Musicians, like so many others, enjoy jokes, especially those that are puns related to music, composers, and musicians. Backstage, even onstage during rehearsals, these anecdotes, puns, and gags fly. Perhaps it’s because we spend so much time in a practice room, we get punchy and resort to joking about it. As students we start out with simple short quips:
Why is a piano so hard to open?
Because the keys are on the inside.
What is the difference between a fish and a piano?
You can’t tuna fish.
Want to hear the joke about a staccato?
Never mind. it’s too short.
How do you fix a broken tuba?
With a tuba glue.
While gleaning knowledge of the finer points of theory, as we develop as musicians, and so do our jokes, becoming more sophisticated. Perhaps it’s less likely that the uninitiated will “get” the joke immediately. Like this one:
Arnold Schoenberg walks into a bar, “I’ll have a gin please but no tonic.”
Arnold Schoenberg: 6 Kleine Klavierstücke, Op. 19 (Elisabeth Klein, piano)
This jest is a favorite among musicians:
C, E-flat, and G go into a bar. The Bartender says, “Sorry. We don’t serve minors.”
But there’s much more to this story! (With a few additions from me…)
So, E-flat leaves, and C and G have a fifth between them. After a few drinks, the fifth is diminished and G is out flat. F comes in and tries to augment the situation but is not sharp enough. D enters the bar and heads for the bathroom saying, “Excuse me; I’ll just be a second.”
Then A comes in, but the bartender is not convinced that this relative of C is not a minor. Then the bartender notices B-flat hiding at the end of the bar and says, “Get out! you’re the seventh minor I’ve found in the bar tonight!” The bouncer is asked to take a stand, and he doesn’t let the quavers into the bar because they are slurring.
The refrain continues tempo rubato.
E-flat returns the next night, all gussied up, in a three-piece suit with nicely shined shoes. The bartender notices, “You’re looking sharp tonight. Come on in! This could be a major development.” Sure enough, E-flat soon strips taking off his suit and everything else and suddenly he is au natural. Just a second, “says the bartender, “I’m going to prevent you from walking into another bar. That would cause difficult times and lead to repercussions!” The tenor of his remarks is all too clear.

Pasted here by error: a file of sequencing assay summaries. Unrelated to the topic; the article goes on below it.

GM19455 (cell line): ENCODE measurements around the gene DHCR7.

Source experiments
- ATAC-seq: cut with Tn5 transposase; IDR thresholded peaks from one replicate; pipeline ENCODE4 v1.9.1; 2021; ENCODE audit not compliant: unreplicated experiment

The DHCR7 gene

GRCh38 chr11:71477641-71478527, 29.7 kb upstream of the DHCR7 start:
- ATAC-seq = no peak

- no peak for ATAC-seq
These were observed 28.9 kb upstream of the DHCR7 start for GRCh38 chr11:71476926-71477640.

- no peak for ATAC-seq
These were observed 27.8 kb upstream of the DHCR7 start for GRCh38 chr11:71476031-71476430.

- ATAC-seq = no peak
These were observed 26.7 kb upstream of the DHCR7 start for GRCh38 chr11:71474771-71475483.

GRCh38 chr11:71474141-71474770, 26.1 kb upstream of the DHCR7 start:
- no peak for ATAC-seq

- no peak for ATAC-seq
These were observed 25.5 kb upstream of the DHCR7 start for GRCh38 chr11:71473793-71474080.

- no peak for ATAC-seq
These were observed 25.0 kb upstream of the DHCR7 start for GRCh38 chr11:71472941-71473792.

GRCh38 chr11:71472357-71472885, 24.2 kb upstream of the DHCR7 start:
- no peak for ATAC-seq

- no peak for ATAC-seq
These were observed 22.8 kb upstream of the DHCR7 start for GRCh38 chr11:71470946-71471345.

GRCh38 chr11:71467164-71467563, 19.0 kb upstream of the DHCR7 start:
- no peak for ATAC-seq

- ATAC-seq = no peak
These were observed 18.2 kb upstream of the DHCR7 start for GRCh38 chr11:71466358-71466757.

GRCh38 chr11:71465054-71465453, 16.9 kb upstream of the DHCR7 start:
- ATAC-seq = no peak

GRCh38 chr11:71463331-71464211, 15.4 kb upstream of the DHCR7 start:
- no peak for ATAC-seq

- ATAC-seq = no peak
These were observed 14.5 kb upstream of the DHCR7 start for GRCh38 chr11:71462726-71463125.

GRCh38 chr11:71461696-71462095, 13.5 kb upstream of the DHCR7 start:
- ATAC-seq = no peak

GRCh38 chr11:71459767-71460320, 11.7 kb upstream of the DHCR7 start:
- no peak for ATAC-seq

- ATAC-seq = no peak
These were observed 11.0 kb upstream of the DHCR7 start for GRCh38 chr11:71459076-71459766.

Eventually, C sobers up and realizes in horror that he and E-flat are under a rest. E-flat gets into treble and C is brought to trial, found guilty of contributing to the diminution of a minor, and is sentenced to 10 years D.S. without Coda at an upscale correctional facility. This noteworthy opus is a cue for other minors.
All types of musicians and artists like to mutter wisecracks. American comedian and actor George Carlin came up with a good one:
If lawyers are disbarred and clergymen defrocked. Doesn’t it follow that electricians can be delighted and musicians denoted?
And artists criticizing other artists is not new:
“Wagner has beautiful moments but bad quarters of an hour.” Gioachino Rossini.
“A gentleman is someone who knows how to play the banjo – and doesn’t” Mark Twain.
Several of the conductors I have worked with wouldn’t hesitate to tell a few good jokes. Leonard Slatkin loved to tell stories and Neville Marriner engaged in plenty of practical jokes. I recall a children’s concert when we played Manuel de Falla’s Three Cornered Hat. Instead of a baton he whipped out a long-legged rubber chicken and proceeded to conduct waving the prop. Most of the orchestra lost their grip.
Manuel de Falla: El sombrero de tres picos (The Three-Cornered Hat) (Philadelphia Orchestra; Eugene Ormandy, cond.)
But musicians love to poke fun at conductors. This “accusation” is a case in point, from The Onion, “America’s Finest News Source,” “maintaining a towering standard of excellence,” and notorious for their satirical articles:
Philharmonic Orchestra Conductor Receives 8-Concert Suspension For Using Corked Baton
Published June 15, 2022
BOSTON—An investigation into the musician’s suspiciously powerful work concluded Tuesday as Boston Philharmonic Orchestra conductor William Ness reportedly received an eight-concert suspension for using a corked baton. “We have a zero-tolerance policy against cheating, and Mr. Ness knew that, which is why we believe that a long suspension that will cause him to miss the summer concert series in the park is necessary to ensure we maintain integrity in our philharmonics,” said National Orchestra Association spokesperson Leonid Radzinsky, adding that Ness had been under investigation after an anonymous member of a competing orchestra alleged that the maestro’s baton sounded corked as it whirled through the air. “We’re disappointed that it had to come to an investigation, but Mr. Ness’ recent sharp increase in keeping the woodwinds coherent and controlling the volume of the timpani did raise some eyebrows.
Normally you don’t see that much of a leap in precision unless the baton’s been tampered with to become lighter. We can’t end up in a situation where an audience member questions whether a conductor bringing in the cello section at the perfect time is due to skill alone or due to modifications that give them an unfair advantage. We need to ensure that the product we offer our fans is above suspicion…”
We musicians, although we’re very serious about our music-making and the dedication it takes to be successful in this wonderful field, can’t help these moments of levity. Who can?
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